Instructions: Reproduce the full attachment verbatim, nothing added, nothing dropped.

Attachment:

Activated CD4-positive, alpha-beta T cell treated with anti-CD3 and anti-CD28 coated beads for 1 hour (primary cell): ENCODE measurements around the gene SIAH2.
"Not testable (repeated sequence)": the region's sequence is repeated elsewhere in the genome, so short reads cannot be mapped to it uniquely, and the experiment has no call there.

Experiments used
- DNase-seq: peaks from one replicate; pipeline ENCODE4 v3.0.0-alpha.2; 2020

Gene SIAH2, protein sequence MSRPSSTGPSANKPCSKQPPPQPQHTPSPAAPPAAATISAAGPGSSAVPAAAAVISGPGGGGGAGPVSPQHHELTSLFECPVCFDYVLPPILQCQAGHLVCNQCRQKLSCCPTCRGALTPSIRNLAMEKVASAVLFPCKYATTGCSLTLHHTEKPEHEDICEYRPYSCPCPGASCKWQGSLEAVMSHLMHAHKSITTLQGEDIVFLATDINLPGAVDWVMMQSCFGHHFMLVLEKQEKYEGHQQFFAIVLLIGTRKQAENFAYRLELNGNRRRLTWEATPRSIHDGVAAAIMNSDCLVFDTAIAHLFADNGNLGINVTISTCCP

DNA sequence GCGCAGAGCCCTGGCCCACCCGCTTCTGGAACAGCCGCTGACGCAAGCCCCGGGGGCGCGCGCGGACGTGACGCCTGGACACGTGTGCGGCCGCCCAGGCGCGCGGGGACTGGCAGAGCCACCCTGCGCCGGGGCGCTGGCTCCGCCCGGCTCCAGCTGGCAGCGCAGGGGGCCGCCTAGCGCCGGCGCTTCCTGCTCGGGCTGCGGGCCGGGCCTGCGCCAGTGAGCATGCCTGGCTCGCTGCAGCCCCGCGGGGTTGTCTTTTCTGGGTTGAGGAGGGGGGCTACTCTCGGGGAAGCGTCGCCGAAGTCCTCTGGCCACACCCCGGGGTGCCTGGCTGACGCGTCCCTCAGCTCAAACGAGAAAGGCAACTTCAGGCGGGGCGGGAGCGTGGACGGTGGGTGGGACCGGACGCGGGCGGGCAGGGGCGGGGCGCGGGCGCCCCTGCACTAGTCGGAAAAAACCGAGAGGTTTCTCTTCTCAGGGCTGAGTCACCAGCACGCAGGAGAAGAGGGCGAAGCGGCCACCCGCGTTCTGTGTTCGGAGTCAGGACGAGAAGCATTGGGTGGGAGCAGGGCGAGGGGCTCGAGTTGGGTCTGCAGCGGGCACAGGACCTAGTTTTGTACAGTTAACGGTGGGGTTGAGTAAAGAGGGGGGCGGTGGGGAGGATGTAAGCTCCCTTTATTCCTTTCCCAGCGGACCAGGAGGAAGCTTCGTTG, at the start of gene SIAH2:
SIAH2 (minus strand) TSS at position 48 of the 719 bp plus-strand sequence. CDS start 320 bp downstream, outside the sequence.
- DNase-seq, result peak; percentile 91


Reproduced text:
Activated CD4-positive, alpha-beta T cell treated with anti-CD3 and anti-CD28 coated beads for 1 hour (primary cell): ENCODE measurements around the gene SIAH2.
"Not testable (repeated sequence)": the region's sequence is repeated elsewhere in the genome, so short reads cannot be mapped to it uniquely, and the experiment has no call there.

Experiments used
- DNase-seq: peaks from one replicate; pipeline ENCODE4 v3.0.0-alpha.2; 2020

Gene SIAH2, protein sequence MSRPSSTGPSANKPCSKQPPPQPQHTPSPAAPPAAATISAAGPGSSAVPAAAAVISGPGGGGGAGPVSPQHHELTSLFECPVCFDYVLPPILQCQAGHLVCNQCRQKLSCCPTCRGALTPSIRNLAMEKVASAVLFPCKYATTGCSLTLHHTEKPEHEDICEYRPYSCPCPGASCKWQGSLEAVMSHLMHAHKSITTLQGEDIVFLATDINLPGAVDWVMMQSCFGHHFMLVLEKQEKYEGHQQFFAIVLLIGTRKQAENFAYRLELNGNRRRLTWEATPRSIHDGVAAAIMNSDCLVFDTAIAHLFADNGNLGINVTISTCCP

DNA sequence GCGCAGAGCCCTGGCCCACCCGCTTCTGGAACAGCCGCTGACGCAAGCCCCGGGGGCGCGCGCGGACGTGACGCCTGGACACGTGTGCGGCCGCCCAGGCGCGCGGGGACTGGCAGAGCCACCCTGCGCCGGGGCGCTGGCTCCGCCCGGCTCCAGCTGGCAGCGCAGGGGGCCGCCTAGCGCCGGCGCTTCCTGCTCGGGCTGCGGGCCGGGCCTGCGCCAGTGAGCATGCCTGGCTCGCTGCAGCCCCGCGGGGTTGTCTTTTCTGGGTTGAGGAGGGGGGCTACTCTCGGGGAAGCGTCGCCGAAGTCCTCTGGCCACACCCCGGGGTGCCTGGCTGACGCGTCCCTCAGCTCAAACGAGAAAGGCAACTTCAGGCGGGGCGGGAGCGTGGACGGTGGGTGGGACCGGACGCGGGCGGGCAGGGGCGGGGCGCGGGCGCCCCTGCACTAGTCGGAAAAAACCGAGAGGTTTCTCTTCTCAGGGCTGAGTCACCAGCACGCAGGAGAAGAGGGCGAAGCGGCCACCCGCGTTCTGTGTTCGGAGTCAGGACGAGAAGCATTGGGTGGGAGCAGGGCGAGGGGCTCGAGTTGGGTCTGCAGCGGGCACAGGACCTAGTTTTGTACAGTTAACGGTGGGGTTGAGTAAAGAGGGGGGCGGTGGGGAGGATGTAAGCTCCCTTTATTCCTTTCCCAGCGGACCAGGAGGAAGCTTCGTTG, at the start of gene SIAH2:
SIAH2 (minus strand) TSS at position 48 of the 719 bp plus-strand sequence. CDS start 320 bp downstream, outside the sequence.
- DNase-seq, result peak; percentile 91